Tony presents two ratios, tackles/foul and fouls/yellow. I suspect it Tony was to divide the total number of tackles by the total number of fouls, he would NOT find a ratio of 1.65. Nor would the total number of fouls divided by the total number of yellow cards be 6.04.

The total tackles/total fouls is a better estimator of central tendency, if the data for the EPL only comes from a single distribution of data. And likewise for total fouls/total yellows. Or, looking at the categories of yellows that Mikey ran into, the appropriate kind of yellows.

The reason is that there is probably a weighting factor needed to combine all these team datums.

7. Igl says:

Thanks tony for the article. I believe it was done in response to my request for clarification in an earlier article. I’m not a mathematician, and I hope Gord can clear this up. But your conclusion seems to be wrong. You seem to be saying since the SD for tackles/foul ratio is smaller than SD for foul to card ratio, that it means refs are calling fouls more consistently among the teams than how they are calling cards. This conclusion is wrong. From the figures shown it is fairly obvious the reason why the SD for F/C is bigger is because the numbers being analyzed are bigger (4.32-9.48 vs 1.29-2.08). If you used absolute fouls(200-294) and absolute cards figures(24-60) you would see that the SD for fouls called has a higher value than SD for cards issued. Based on your current reasoning, you would have to make the opposite conclusion than you have made in this article, from the same set of stats.meanwhile all that changed is the value of the figures you’re now working with. Like I said, I’m not a mathematician and so not an authority gord can have a look and educate us better.

I also want to say the article would have been easier for me to understand if the conclusion was plain. For example, “based on these figures it shows teams A,B,C have been hard done by the refs while team X,Y,Z seems to be having it easy”. thanks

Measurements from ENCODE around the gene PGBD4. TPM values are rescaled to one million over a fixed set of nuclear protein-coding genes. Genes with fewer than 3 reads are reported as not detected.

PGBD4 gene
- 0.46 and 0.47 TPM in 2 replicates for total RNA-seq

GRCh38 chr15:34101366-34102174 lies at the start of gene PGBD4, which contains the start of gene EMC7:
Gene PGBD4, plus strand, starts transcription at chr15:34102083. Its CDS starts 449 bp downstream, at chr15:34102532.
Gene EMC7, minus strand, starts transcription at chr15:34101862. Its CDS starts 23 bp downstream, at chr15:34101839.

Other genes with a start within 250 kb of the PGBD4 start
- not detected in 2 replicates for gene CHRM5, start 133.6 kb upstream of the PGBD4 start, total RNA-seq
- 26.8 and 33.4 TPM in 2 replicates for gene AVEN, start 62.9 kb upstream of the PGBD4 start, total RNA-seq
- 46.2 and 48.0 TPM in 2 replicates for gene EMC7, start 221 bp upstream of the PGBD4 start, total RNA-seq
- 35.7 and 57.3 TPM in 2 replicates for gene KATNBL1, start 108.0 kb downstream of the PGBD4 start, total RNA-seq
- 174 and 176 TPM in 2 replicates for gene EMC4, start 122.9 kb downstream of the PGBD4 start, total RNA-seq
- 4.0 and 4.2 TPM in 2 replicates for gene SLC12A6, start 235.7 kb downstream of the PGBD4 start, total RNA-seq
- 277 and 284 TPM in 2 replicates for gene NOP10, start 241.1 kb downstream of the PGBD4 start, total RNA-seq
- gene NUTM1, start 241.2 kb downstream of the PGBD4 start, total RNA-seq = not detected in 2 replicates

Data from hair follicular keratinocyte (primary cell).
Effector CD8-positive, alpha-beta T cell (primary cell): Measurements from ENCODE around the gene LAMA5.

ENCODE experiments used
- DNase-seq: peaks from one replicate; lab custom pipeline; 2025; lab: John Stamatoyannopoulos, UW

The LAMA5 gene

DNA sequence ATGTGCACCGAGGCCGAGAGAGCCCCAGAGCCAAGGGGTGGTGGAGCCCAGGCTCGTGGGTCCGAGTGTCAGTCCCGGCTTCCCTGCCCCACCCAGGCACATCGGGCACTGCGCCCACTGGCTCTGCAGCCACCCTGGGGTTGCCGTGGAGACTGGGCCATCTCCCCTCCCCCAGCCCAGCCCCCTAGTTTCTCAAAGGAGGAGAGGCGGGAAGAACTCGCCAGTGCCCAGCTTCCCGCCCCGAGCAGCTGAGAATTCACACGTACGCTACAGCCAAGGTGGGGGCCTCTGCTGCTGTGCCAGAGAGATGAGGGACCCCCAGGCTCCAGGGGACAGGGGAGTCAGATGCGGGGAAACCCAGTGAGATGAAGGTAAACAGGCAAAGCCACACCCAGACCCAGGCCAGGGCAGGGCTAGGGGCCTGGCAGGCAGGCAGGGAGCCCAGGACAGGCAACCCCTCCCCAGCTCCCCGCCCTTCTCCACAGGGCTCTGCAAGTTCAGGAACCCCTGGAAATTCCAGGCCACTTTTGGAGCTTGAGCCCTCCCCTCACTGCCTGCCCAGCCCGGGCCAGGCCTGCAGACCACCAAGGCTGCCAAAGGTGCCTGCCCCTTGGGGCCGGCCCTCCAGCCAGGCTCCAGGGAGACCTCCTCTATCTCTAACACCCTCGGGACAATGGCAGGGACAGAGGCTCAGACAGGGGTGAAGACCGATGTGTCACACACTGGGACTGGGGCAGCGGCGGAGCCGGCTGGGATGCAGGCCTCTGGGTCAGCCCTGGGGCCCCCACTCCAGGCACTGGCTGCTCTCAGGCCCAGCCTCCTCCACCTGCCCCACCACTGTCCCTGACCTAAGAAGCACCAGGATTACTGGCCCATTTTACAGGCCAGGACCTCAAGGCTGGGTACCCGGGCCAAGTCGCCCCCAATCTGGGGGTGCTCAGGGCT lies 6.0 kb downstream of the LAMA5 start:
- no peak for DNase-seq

8. Nitram says:

Mikey

Great work. There must be hours of work in that little lot. Credit to you.

Still, having said that, I’m sure you’ll be hearing from a certain someone soon enough, telling you how paranoid you are and how you can MAKE statistics say whatever you want.

Well, if that is indeed the case, you couldn’t find a way to make the statistics say we’re the best team in the premier League and Liverpool are, despite appearances, actually crap, and in a relegation battle.

9. Tony,

It may be that the refs are noting “outside” influences, or it may be that they have to even the stats up so that when an end-of-season “analysis” is made by the media or somebody equally useless, nothing will stand out as obviously suspicious.

10. Gord says:

Referees even up stats in individual games.

Or rather, they often “almost” even up stats. And averaged over a season simple measure of what they do looks “even”.

11. Brickfields Gunners says:

Found floating very near the PIGMOB offices , was a few incompletely shredded pieces of some important looking document. These were then pasted together by members of a North London jigsaw club , who just luv this stuff .
And this is the satirical story I am going with !